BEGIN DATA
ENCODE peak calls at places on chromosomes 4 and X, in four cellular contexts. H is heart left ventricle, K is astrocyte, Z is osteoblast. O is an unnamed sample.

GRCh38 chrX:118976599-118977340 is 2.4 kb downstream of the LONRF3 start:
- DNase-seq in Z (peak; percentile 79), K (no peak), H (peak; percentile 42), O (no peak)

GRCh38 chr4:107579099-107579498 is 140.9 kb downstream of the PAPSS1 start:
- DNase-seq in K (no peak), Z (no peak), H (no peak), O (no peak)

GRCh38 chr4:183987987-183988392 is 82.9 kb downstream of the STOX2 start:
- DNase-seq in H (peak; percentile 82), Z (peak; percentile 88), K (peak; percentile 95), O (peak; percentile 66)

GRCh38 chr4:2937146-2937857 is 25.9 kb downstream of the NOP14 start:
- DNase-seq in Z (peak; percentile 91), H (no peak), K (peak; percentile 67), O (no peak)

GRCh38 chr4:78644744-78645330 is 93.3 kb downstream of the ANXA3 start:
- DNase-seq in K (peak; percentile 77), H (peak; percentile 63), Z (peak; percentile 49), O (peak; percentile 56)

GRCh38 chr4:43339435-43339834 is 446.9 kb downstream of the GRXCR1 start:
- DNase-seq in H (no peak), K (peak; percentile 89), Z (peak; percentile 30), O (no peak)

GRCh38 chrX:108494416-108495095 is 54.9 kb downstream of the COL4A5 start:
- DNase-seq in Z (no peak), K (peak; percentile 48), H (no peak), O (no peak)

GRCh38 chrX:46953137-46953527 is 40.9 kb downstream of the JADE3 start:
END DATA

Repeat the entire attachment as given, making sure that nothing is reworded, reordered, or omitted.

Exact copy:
ENCODE peak calls at places on chromosomes 4 and X, in four cellular contexts. H is heart left ventricle, K is astrocyte, Z is osteoblast. O is an unnamed sample.

GRCh38 chrX:118976599-118977340 is 2.4 kb downstream of the LONRF3 start:
- DNase-seq in Z (peak; percentile 79), K (no peak), H (peak; percentile 42), O (no peak)

GRCh38 chr4:107579099-107579498 is 140.9 kb downstream of the PAPSS1 start:
- DNase-seq in K (no peak), Z (no peak), H (no peak), O (no peak)

GRCh38 chr4:183987987-183988392 is 82.9 kb downstream of the STOX2 start:
- DNase-seq in H (peak; percentile 82), Z (peak; percentile 88), K (peak; percentile 95), O (peak; percentile 66)

GRCh38 chr4:2937146-2937857 is 25.9 kb downstream of the NOP14 start:
- DNase-seq in Z (peak; percentile 91), H (no peak), K (peak; percentile 67), O (no peak)

GRCh38 chr4:78644744-78645330 is 93.3 kb downstream of the ANXA3 start:
- DNase-seq in K (peak; percentile 77), H (peak; percentile 63), Z (peak; percentile 49), O (peak; percentile 56)

GRCh38 chr4:43339435-43339834 is 446.9 kb downstream of the GRXCR1 start:
- DNase-seq in H (no peak), K (peak; percentile 89), Z (peak; percentile 30), O (no peak)

GRCh38 chrX:108494416-108495095 is 54.9 kb downstream of the COL4A5 start:
- DNase-seq in Z (no peak), K (peak; percentile 48), H (no peak), O (no peak)

GRCh38 chrX:46953137-46953527 is 40.9 kb downstream of the JADE3 start: